The subject of the proposed West Fork Wind Energy Center, which is never far from the minds of local residents and county government, again reared its head this week.
This time, however, it wasn’t setback distance, contracts or lawsuits which were discussed, but rather a question of whether the project itself could possibly have a negative impact on an area aquifer.
That was the concern raised by three local residents – Joe Schultz, Craig Mosburg and Cecil Bell – Tuesday morning during the regularly-scheduled Fayette County Commissioners meeting, with their concerns revolving around the New Castle Till Aquifer, of which part is located in northwestern Fayette County and the very area slated for a portion of the West Fork Wind Energy Center project by NextEra Energy Resources.
“In the past several years, we’ve come before this board to express our concerns about the possibly construction of a commercial wind farm in Fairview and Posey townships of Fayette County,” Schultz told commissioners. “What we’re going to discuss today is causing us more concern than any subject in the past several years. We are here today to bring before the commissioners information concerning the New Castle Till Aquifer, located in Posey, Fairview and parts of other Fayette County townships.”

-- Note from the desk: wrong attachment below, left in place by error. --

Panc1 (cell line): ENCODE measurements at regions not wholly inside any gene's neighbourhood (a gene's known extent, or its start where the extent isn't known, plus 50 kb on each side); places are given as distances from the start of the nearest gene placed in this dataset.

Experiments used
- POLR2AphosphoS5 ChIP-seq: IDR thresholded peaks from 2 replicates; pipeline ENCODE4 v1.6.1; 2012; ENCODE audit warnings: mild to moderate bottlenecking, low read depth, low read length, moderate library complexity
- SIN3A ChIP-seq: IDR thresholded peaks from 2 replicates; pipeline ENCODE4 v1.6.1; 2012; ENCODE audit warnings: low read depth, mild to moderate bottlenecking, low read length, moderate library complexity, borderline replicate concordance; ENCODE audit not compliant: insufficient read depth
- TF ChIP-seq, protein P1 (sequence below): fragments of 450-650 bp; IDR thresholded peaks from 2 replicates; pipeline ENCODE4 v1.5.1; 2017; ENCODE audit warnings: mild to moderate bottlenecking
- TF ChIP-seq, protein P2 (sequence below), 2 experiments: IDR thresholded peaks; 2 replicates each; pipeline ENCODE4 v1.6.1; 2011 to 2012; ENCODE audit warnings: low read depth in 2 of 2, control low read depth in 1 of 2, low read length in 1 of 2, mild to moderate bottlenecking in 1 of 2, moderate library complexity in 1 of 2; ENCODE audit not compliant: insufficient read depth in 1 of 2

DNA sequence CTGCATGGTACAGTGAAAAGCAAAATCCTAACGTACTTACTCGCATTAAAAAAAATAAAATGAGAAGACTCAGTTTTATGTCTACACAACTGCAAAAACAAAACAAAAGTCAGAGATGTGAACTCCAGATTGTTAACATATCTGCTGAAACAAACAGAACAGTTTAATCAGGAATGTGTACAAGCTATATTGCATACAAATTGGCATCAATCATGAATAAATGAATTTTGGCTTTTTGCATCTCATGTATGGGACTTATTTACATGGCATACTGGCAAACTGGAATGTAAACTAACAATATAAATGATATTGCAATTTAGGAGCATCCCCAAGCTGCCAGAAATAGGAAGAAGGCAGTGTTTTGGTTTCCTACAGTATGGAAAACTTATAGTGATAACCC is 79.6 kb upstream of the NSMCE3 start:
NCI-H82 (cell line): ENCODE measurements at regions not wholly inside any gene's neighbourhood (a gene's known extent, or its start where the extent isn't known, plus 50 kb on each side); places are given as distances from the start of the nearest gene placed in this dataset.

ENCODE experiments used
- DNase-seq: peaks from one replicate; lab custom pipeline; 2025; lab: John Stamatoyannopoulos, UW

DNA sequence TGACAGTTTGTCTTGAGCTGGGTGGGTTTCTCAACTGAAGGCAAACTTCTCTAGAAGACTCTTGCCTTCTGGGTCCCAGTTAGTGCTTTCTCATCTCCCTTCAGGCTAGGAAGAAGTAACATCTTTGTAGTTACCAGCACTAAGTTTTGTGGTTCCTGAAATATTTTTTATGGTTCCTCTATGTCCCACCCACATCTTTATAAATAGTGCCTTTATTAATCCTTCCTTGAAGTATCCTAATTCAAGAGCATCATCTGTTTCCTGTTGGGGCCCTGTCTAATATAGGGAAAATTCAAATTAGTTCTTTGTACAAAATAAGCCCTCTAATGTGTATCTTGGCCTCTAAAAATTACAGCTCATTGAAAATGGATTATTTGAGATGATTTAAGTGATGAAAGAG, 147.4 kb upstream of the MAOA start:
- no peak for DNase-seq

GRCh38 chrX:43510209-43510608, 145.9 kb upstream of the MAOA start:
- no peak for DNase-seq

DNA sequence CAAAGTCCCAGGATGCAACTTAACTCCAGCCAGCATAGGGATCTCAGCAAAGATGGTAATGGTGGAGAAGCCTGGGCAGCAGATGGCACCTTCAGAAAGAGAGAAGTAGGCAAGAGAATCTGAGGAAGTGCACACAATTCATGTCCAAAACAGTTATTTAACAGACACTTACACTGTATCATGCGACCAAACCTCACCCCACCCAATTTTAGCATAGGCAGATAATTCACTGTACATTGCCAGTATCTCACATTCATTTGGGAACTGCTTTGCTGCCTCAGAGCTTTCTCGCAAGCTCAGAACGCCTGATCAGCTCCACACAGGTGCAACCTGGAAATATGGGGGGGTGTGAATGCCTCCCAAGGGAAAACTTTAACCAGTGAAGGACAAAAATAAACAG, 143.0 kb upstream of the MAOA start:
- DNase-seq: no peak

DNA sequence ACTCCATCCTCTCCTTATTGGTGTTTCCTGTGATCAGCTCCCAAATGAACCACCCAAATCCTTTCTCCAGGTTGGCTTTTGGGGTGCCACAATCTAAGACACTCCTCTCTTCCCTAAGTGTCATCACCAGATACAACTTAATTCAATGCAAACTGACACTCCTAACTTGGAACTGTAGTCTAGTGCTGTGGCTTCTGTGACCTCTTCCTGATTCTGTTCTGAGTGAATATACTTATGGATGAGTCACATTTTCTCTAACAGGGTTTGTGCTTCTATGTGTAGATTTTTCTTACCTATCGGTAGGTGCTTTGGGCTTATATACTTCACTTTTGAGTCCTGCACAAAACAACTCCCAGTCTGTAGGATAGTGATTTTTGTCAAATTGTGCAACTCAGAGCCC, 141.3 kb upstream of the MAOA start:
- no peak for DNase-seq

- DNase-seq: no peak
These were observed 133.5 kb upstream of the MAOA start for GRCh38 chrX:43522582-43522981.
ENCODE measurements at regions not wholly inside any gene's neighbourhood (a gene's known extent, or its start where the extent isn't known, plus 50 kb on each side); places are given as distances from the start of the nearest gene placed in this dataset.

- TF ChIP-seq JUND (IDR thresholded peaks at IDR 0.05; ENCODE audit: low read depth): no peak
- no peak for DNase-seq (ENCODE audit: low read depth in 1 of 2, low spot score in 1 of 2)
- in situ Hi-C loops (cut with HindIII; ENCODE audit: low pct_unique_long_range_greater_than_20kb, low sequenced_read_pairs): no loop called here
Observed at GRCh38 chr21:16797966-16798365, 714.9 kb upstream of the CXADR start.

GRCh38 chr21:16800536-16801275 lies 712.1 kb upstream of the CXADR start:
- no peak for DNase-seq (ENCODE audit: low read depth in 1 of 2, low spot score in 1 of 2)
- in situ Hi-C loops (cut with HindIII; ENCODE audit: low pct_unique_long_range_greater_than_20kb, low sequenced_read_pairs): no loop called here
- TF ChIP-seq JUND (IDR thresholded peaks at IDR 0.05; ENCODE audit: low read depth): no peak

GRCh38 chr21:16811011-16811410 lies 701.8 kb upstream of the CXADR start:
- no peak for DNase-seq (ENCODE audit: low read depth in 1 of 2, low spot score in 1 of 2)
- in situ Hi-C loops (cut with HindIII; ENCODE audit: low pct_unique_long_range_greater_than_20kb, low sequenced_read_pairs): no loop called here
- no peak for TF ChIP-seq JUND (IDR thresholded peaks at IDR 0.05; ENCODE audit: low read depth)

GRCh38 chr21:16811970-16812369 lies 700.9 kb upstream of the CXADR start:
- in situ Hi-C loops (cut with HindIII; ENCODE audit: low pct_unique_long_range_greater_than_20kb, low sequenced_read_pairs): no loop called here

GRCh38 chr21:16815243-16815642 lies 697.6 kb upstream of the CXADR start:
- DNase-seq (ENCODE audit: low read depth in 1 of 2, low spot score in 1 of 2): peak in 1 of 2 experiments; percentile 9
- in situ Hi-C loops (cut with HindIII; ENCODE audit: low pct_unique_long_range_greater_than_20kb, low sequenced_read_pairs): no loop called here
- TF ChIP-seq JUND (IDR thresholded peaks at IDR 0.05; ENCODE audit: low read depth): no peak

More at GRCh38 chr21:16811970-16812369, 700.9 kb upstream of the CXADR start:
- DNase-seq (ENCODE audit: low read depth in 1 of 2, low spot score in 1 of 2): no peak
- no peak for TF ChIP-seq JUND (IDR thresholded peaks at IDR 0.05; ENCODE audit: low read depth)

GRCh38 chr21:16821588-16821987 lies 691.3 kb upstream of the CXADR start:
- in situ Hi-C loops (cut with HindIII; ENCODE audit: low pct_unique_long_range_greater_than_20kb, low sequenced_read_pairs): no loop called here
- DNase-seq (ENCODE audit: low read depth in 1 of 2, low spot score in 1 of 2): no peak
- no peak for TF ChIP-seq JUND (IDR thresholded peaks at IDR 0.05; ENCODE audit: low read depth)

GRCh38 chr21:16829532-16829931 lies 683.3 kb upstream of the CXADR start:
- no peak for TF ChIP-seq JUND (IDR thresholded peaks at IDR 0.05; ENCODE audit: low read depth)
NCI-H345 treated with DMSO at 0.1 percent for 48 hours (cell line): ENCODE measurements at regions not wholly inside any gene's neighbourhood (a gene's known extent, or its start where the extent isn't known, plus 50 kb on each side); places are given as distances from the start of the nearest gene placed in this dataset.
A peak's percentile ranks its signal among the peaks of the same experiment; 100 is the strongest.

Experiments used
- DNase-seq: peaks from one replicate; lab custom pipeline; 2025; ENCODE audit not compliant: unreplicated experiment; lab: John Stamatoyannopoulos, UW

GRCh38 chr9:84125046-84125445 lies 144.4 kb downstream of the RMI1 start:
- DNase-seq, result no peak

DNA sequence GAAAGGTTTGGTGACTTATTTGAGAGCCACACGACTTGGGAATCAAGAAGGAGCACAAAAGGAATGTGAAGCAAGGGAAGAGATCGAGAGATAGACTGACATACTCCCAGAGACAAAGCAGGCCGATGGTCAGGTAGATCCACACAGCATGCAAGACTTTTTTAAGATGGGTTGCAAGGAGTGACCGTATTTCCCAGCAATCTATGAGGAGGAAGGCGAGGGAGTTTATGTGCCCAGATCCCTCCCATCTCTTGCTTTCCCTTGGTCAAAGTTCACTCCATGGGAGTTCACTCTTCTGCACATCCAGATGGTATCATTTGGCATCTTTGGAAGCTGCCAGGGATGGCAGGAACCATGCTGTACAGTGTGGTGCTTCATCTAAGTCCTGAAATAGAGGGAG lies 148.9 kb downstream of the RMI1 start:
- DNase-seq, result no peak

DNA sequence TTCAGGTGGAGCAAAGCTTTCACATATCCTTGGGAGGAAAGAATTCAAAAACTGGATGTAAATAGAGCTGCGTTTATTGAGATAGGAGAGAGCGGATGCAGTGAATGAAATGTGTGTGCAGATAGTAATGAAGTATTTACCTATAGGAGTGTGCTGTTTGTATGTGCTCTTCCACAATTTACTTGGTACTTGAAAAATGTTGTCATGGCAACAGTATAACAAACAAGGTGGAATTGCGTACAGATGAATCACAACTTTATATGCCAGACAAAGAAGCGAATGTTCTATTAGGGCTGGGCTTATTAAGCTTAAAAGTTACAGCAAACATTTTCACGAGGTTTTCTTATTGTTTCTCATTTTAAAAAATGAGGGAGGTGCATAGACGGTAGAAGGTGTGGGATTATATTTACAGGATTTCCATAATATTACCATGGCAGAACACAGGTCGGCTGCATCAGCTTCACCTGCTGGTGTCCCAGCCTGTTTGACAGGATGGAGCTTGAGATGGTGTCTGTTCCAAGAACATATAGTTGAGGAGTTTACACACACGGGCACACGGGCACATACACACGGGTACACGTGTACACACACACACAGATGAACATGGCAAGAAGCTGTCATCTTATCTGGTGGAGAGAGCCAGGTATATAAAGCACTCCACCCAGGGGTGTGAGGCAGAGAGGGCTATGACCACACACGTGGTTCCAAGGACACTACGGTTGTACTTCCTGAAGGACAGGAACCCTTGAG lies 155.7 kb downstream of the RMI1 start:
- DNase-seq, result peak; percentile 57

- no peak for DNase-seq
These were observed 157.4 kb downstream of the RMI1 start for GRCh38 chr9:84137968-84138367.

The group presented maps to commissioners for their viewing, highlighting the portion of the aquifer in Fayette County, along with push pins marking where the wind turbines for the proposed West Fork project would be located. The majority of the slated spots for the wind turbines are in the aquifer area.
Schultz added that the group has spent the past few weeks compiling the presentation it gave Tuesday.